Subjectivity plays an important role in how meaning is created and construed. It concerns the expression of self and the representation of a speaker's perspective or point of view in the interaction with somebody else. The subjectivity explored in this article concerns mainly one special form of self-awareness insofar as it is related to irony. The argument of this article will be carried out in three steps: We first will deal with the main linguistic theories regarding irony. This will lead us to the conclusion that irony - at least in some cases - involves a form of non-propositional knowledge that needs to be identified and captured for irony. In a second step, we will describe this type of non-propositional knowledge, in particular distinguishing it from propositional knowledge. The discussion of non-propositional knowledge as one marker of subjectivity will then lead us to discuss irony - beyond its semantic utterances - as a personal disposition. When we call utterances ironic we are referring to them as linguistic constructs and we deal with the respective content of their declarative statements, technically speaking, the proposition. In this contribution we are interested in showing how ironic utterances lead back to a personal disposition.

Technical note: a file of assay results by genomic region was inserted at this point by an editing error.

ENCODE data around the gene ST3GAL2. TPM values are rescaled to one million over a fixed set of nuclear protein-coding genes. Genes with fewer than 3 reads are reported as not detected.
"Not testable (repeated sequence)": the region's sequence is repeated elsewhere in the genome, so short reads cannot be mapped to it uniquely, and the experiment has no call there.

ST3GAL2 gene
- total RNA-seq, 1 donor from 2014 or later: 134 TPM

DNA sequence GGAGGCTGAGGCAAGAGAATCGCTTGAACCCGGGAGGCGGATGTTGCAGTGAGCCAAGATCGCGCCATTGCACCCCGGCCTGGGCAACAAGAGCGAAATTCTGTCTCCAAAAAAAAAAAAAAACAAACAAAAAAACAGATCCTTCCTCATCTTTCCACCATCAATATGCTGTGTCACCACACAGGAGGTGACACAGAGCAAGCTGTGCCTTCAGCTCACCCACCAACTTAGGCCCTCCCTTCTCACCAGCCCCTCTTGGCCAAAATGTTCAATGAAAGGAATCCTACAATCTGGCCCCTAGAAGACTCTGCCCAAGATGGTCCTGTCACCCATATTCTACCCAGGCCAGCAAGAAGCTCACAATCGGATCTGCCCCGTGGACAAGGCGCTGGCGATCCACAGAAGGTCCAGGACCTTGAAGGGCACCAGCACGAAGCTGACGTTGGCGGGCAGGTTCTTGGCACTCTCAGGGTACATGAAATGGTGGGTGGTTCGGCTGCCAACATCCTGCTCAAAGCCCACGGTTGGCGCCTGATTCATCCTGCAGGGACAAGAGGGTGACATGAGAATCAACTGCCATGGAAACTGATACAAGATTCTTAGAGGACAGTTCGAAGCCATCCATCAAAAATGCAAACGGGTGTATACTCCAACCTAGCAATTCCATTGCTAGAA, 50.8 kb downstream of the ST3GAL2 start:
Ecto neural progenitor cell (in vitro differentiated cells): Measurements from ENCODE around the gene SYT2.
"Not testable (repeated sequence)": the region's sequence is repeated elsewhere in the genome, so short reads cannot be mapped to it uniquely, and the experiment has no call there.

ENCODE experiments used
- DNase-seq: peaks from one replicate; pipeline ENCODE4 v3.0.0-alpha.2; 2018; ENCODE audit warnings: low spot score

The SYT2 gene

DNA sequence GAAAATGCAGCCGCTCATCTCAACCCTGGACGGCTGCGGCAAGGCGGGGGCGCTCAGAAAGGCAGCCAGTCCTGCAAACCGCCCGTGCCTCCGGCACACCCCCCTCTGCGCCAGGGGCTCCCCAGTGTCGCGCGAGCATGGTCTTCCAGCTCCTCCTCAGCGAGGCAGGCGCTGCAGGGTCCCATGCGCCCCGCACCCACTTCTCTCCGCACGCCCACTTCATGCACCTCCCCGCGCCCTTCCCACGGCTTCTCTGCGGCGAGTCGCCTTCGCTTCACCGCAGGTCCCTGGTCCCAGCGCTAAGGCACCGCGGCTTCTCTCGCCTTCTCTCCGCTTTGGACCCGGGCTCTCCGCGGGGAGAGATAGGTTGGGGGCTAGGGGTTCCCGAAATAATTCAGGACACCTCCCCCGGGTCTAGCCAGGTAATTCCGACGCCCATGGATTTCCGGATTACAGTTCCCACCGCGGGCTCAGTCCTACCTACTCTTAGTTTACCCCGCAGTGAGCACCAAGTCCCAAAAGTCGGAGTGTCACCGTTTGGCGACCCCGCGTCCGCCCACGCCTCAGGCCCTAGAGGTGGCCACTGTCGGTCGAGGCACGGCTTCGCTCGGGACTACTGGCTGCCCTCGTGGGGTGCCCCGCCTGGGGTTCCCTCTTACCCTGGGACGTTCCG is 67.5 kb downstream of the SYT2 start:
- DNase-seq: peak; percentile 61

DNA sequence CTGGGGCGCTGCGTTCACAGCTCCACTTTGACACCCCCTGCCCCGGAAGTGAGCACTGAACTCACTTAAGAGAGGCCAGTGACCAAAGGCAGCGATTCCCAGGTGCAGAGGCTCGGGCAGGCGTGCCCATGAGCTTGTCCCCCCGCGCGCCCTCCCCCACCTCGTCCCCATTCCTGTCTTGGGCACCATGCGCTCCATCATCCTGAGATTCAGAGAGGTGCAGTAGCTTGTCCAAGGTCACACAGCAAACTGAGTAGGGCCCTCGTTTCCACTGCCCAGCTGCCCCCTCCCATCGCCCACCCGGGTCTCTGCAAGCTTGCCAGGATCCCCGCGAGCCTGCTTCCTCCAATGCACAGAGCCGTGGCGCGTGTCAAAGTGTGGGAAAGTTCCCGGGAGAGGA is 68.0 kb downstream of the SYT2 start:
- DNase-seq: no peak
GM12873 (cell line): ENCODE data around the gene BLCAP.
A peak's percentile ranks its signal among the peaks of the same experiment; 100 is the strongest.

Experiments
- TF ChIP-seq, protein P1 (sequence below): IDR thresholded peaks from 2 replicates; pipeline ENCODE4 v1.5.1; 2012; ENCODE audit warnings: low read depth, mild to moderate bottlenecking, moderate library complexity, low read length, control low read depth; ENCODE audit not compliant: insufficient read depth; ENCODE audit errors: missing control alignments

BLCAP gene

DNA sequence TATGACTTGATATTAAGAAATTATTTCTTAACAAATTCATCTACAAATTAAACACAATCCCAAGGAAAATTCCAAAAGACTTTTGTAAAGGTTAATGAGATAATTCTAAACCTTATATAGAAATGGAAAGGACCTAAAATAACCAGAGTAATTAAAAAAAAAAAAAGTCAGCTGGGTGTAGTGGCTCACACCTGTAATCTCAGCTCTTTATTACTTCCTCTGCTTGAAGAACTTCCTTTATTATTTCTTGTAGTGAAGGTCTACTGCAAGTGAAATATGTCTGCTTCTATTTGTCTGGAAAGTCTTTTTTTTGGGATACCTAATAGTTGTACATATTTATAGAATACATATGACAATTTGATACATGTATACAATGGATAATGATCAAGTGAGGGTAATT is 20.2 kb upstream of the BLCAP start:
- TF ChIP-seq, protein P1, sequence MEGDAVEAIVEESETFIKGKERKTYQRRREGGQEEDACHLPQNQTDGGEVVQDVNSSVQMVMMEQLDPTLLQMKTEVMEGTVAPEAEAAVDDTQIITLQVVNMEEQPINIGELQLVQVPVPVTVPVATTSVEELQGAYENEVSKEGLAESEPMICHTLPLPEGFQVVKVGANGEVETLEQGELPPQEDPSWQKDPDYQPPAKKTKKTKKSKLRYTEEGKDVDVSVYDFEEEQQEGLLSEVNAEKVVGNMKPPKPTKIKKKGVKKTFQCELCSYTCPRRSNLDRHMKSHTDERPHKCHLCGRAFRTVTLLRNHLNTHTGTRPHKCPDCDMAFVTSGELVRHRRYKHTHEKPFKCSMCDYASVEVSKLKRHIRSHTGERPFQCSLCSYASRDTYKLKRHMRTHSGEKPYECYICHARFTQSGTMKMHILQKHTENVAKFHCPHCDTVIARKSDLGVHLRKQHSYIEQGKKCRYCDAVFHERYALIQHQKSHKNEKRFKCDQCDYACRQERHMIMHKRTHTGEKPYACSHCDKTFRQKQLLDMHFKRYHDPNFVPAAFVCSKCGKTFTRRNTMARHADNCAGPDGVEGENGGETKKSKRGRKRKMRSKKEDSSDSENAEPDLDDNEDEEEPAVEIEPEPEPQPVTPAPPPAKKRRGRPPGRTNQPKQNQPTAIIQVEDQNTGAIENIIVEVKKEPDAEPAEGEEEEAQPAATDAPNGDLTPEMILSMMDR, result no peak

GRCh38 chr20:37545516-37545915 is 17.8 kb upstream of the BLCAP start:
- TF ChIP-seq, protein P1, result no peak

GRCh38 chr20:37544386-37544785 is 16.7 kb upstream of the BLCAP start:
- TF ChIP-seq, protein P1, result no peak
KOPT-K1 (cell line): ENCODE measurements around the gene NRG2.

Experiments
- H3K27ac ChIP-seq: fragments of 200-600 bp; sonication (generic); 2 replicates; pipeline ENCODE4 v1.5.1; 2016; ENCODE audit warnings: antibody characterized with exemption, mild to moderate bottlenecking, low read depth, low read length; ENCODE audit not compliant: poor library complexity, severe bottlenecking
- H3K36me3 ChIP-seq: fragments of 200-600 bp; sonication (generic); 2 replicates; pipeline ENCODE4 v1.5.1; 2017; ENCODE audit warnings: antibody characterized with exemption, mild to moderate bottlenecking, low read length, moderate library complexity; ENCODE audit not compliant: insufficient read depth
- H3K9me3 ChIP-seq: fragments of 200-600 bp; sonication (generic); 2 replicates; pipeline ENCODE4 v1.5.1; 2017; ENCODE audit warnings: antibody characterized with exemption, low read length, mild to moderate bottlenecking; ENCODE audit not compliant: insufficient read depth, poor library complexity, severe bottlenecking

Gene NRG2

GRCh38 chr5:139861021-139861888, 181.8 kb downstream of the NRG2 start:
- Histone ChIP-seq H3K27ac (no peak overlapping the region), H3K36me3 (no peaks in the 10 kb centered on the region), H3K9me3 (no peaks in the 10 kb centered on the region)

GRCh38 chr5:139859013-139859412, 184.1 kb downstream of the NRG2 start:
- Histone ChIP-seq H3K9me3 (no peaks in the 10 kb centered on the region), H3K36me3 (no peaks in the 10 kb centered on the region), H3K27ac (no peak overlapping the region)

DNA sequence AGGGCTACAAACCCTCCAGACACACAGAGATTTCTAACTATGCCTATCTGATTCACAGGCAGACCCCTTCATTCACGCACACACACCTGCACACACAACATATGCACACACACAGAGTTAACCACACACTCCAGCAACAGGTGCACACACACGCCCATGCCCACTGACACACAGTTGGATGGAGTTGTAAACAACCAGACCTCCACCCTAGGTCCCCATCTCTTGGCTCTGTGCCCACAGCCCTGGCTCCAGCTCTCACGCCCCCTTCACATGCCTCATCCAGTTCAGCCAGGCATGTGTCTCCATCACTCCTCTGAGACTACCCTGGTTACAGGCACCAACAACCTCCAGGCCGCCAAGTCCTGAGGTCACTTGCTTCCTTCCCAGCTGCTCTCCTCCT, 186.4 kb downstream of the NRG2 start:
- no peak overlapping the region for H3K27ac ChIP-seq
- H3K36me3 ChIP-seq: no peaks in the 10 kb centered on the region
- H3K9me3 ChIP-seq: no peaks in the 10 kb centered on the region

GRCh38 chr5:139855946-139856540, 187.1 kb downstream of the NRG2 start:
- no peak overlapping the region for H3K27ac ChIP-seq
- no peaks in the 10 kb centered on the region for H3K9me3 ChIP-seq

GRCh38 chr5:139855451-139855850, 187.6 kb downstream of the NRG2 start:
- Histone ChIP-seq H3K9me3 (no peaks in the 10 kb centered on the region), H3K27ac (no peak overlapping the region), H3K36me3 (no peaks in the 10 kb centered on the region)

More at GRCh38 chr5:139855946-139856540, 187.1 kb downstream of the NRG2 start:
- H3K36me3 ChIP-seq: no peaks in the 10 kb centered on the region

- Interpersoinal communication
- Sperber and Wilson